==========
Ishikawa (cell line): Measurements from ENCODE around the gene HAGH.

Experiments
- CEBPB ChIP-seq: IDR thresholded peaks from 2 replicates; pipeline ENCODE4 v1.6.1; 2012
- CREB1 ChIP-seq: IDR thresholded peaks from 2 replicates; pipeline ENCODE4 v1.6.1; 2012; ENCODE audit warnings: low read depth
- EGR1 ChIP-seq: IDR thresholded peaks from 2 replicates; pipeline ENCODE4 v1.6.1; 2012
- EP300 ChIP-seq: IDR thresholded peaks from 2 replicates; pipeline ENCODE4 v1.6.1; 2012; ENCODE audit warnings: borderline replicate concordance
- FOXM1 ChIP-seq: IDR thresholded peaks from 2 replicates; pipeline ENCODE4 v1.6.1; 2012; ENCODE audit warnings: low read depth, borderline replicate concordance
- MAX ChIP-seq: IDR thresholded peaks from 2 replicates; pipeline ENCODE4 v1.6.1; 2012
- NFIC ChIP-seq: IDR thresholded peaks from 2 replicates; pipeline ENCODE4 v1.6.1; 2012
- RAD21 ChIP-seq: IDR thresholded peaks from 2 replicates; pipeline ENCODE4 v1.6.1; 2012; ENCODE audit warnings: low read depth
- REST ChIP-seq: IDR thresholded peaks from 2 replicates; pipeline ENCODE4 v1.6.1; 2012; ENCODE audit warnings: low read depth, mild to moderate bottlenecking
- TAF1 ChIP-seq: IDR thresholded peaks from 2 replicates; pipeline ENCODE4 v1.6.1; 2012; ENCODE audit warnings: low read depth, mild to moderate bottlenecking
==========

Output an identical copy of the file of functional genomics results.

Ishikawa (cell line): Measurements from ENCODE around the gene HAGH.

Experiments
- CEBPB ChIP-seq: IDR thresholded peaks from 2 replicates; pipeline ENCODE4 v1.6.1; 2012
- CREB1 ChIP-seq: IDR thresholded peaks from 2 replicates; pipeline ENCODE4 v1.6.1; 2012; ENCODE audit warnings: low read depth
- EGR1 ChIP-seq: IDR thresholded peaks from 2 replicates; pipeline ENCODE4 v1.6.1; 2012
- EP300 ChIP-seq: IDR thresholded peaks from 2 replicates; pipeline ENCODE4 v1.6.1; 2012; ENCODE audit warnings: borderline replicate concordance
- FOXM1 ChIP-seq: IDR thresholded peaks from 2 replicates; pipeline ENCODE4 v1.6.1; 2012; ENCODE audit warnings: low read depth, borderline replicate concordance
- MAX ChIP-seq: IDR thresholded peaks from 2 replicates; pipeline ENCODE4 v1.6.1; 2012
- NFIC ChIP-seq: IDR thresholded peaks from 2 replicates; pipeline ENCODE4 v1.6.1; 2012
- RAD21 ChIP-seq: IDR thresholded peaks from 2 replicates; pipeline ENCODE4 v1.6.1; 2012; ENCODE audit warnings: low read depth
- REST ChIP-seq: IDR thresholded peaks from 2 replicates; pipeline ENCODE4 v1.6.1; 2012; ENCODE audit warnings: low read depth, mild to moderate bottlenecking
- TAF1 ChIP-seq: IDR thresholded peaks from 2 replicates; pipeline ENCODE4 v1.6.1; 2012; ENCODE audit warnings: low read depth, mild to moderate bottlenecking